Monday, November 7, 2011

Love what you do, and do what you love.

This seems like a redundant phrase, but I don't really think it is. Loving what you do to me is loving your job. Not many in the world are able to say that they love their job. I am one of those few. I have a great job working in sports. I have always wanted to be involved in sports. As soon as I learned as a young child that you could do such a thing, I knew that was for me. Admittedly my first choice was to be a professional baseball player, but alas it was not meant to be. My 4'8", 12 year old body was not a sight that coaches wanted to see in their batting line ups. So into gymnastics I went, and almost as soon, I knew what I would spend my life doing. Again my dreams have changed over the last 10 years of coaching. At first I wanted to be an elite coach and own my own gym. Then I thought about being a college coach. But now that I have landed at the St. Louis Gym Centre as the girl's team director and head coach, I can't imagine going anywhere else. It is a great place, filled with people that all they want to do is coach gymnastics. This is not just a step on their ladder of life. I have been to many gyms where it is a revolving door of people just looking for a pay check. But the Gym Centre is more like a family. Many of the people there have been there for more than 10 years. They grew up there and now work there. I would be considered an outsider by their standards. But they welcomed me in almost three years ago and both the program and I have grown in that time. I have learned a great deal about myself, and the program has matured. I did not start this transformation, but I helped it continue. There was a great linage of coaches before me that started this climb, and like Issac Newton said, I stand on the shoulders of giants.

With all that said my passion, my drive, my "thing", is no longer gymnastics. When I was a kid, all I could do was gymnastics. Shit, I ate chalk once because I wanted so badly to be part of gymnastics. Now it is cycling, more specifically road racing. I have always been a competitive person. And early in my coaching career my life depended on the lives of very young children. Their goals, ambitions, triumphs, and failures, were all my own. An athlete's failure at a competition was taken as an insult to me. My mood depended on the outcome of a workout, or a competition. My self worth road on the whims of prepubescent girls, and their "stage moms". I was a fierce competitor myself and could only understand those that thought just like me. Anyone else was in the way and had to go. I had no time for them and their weakness. As I got older, and understood more about the business of gymnastics I chilled a little bit. But it wasn't until I started to ride that I was able to start to let go a little bit. Some gymnastics purists out there might think that this is sacrilegious. But it wasn't until I could let my self worth detach from the lives of these kids that I started to feel better about my life.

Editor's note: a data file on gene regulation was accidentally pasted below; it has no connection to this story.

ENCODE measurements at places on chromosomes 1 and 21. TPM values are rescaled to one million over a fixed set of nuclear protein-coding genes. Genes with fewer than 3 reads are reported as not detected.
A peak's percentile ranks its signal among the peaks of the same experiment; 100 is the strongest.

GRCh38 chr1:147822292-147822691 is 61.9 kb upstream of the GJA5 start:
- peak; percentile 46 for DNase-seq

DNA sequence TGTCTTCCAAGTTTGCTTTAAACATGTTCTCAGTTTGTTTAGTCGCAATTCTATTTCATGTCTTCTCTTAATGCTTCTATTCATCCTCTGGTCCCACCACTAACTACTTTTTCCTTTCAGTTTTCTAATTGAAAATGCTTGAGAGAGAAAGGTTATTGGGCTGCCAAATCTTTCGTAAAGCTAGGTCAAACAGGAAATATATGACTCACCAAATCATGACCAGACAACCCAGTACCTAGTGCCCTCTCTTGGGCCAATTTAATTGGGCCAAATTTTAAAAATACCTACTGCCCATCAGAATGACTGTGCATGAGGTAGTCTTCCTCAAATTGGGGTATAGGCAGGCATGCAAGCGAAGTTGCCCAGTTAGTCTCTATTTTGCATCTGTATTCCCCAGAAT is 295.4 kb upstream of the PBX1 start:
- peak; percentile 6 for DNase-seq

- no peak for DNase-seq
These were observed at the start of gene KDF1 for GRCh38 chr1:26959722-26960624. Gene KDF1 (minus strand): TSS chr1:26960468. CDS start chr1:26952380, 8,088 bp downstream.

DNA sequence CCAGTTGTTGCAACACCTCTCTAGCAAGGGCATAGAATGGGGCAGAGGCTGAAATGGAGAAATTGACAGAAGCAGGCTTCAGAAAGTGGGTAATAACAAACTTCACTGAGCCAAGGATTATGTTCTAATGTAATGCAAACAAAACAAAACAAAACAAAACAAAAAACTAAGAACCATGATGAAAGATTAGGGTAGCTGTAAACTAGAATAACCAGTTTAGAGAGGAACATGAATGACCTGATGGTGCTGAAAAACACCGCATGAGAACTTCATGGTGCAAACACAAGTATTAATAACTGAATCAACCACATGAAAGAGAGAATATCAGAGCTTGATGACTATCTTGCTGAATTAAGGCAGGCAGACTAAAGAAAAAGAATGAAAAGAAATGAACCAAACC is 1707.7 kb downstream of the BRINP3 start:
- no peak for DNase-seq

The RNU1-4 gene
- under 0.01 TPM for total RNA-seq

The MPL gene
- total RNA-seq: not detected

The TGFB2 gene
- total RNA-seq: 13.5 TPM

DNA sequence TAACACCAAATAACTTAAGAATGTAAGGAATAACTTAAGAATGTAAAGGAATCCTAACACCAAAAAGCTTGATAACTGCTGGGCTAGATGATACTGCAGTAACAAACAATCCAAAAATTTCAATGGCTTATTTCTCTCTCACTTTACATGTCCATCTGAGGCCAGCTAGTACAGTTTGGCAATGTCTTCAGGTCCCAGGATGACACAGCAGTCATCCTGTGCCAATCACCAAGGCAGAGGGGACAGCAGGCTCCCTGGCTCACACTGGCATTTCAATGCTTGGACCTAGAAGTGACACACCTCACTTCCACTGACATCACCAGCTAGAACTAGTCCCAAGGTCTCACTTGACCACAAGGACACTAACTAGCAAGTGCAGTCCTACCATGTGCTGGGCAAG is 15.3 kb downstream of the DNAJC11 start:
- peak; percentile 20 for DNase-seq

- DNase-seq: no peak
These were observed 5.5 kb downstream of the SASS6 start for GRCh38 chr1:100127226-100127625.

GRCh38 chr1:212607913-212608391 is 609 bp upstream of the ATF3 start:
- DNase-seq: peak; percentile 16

My bike is my outlet, and second to my wife it is what I love. Granted my job comes before my bike, but sometimes that line can get pretty fuzzy. Especially in the summer. Without this outlet though, I would not be a coach today. I still find it hard to be a coach even with the outlet of riding a bike. So without it I would have driven myself crazy. Probably destroyed my marriage, and burned a lot of bridges in the gymnastics world. With my bike I am able to let go at the gym and not let athletic shortcomings come between athletes and I, like they have in my past. No longer are falls off an even insults to me, but just falls that need to be worked on. I am able to see that there are more things that just the four walls of the gym, and that helps me to keep kids in my program.

I know that I am one of very few people that thinks they have just about everything they could want in their life. And I think that I am a very lucky person to be in this position. I worked hard to get here but I would be lying to myself if I didn't think that I met some people in my life that have been huge in my career and life.

I guess I decided to write this post tonight because today actually wasn't the best day at work. I have had worse, and there have been much better. But today was different, today might not have been great but it was a day things were getting better. And even on a bad day, I still have a great job. I still have great people that work for me, that love their jobs, and they want the same things that I want. I still get to be a coach, and I was once told by a great man that I look up to very much. That "being a coach was one of the greatest things you could do in your life". I knew it when he said that, and I am grateful for it today.


  1. Great post, very personal. Glad to hear that you love your work. That's winning!

    Another great gymnast and coach, Dan Millman said, "Although we can certainly influence our minds and emotions, often we have little or no direct control over our thoughts or feelings, which are temporary and rise and pass like weather fronts. We do however, have significantly more control over our behavior - despite what we are, or are not, thinking or feeling. In fact, our behavior (how we move our arms, legs, and mouth) is the only thing we can directly control. This is a great secret of success."

    I've been thinking more and more about this idea lately.

    I'm not sure how it fits exactly with your writing other than the obvious gymnastic coaching connection. Perhaps it fits with how one deals with emotions related to work.

    Ignore them and they eventually go away. Meanwhile focus on your behavior and success can follow.

    On a different note, my two daughters had gymnastics tonight in fact. Just pure fun, they love it (ages 7 & 9).

    As far as I can tell, they have no natural talent, but that's fine by me.

    Anyway keep up the good work and reports.